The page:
The third and final part of the path to ERP for small businesses series describes the software selection stage, including the dos and don’ts during vendor product demos, how to create a shortlist, and finally selecting the vendor that provides the best product and services for your needs.

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ERP Trivia - Every Why Should Have Its Wherefore Part 2: ERP Key Success Factors


ERP systems, in fact, are devised to operate by codifying a set of business processes and employees have to learn the whys, wheres and whos of the business process (workflows) rather than hows of the software screens.

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ERP Upgrades: What's Your Philosophy? 2012 OAUG Survey on Enterprise Application/ERP Suite Upgrade Strategies


Moving to the latest release of an enterprise resource planning (ERP) system is often perceived as a daunting task. But a new survey of enterprise system managers finds that most ERP upgrade efforts tend to be short in duration, fall within reasonable budgets, and rarely disrupt the business at large. Download this report for detailed survey results tracking enterprise application suite upgrade activity at respondents' businesses.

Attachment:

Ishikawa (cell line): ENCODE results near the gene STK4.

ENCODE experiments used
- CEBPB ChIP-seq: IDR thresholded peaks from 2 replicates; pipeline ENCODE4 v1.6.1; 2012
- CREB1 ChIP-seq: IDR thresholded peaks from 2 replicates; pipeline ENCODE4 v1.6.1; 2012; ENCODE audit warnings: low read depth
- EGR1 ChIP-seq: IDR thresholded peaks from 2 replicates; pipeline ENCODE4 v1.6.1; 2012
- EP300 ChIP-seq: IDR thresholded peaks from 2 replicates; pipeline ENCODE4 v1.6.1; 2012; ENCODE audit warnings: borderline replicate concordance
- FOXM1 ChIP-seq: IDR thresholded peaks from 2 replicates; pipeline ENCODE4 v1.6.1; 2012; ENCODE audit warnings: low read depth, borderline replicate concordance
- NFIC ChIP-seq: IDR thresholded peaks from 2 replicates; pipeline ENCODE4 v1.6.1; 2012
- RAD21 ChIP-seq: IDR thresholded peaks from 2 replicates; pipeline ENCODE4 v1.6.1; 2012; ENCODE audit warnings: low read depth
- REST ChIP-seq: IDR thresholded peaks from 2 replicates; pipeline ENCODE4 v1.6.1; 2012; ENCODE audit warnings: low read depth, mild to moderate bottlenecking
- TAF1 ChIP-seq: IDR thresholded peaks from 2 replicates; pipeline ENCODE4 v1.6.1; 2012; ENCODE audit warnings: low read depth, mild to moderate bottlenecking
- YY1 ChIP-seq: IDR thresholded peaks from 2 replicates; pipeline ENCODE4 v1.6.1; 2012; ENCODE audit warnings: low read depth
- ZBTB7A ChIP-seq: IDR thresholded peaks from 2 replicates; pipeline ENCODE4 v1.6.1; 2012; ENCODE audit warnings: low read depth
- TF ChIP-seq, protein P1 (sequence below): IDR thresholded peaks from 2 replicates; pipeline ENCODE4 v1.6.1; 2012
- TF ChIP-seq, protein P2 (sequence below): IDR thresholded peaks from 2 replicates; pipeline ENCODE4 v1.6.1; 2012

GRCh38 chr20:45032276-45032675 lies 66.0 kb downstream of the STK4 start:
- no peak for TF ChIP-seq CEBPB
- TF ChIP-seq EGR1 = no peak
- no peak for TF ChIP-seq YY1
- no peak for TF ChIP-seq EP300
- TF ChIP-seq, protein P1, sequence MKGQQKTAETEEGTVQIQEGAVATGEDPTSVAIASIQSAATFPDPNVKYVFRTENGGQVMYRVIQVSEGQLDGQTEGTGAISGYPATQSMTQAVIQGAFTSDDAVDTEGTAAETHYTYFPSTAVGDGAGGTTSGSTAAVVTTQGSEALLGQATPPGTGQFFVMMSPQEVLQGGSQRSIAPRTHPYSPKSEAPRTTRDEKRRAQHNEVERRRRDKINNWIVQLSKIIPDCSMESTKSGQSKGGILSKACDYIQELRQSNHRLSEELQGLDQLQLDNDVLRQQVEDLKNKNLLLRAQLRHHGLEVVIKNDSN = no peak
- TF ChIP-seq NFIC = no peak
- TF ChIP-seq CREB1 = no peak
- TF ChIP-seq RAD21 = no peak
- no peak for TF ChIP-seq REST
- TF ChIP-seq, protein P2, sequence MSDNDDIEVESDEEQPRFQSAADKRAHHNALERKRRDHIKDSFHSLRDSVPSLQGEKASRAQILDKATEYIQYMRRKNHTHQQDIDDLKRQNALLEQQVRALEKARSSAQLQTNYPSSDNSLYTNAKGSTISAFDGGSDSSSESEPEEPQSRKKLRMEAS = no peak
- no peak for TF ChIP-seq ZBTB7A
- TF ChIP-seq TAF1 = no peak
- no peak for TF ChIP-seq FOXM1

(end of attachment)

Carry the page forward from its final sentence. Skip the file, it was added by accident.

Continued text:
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ERP for Small and Midsized Companies: Time for a Decision


Until recently, enterprise resource planning (ERP) software was rarely considered for use in smaller firms, as core benefits—better business management via coordinated, standardized information and analysis—were often outweighed by costs and complexities of ERP systems. A variety of options have emerged to overcome concerns of the past. Read on the key considerations in an ERP decision and critical implementation factors.

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Is Your Business Ready for ERP?


While small businesses may be able to get by with spreadsheets, growing enterprises need to adopt new, better-suited technology such as enterprise resource planning (ERP). This white paper examines key questions such as: How do we know we need a new ERP system? What are most important factors to consider in a modern ERP selection? Download this white paper now, for answers to these questions and more.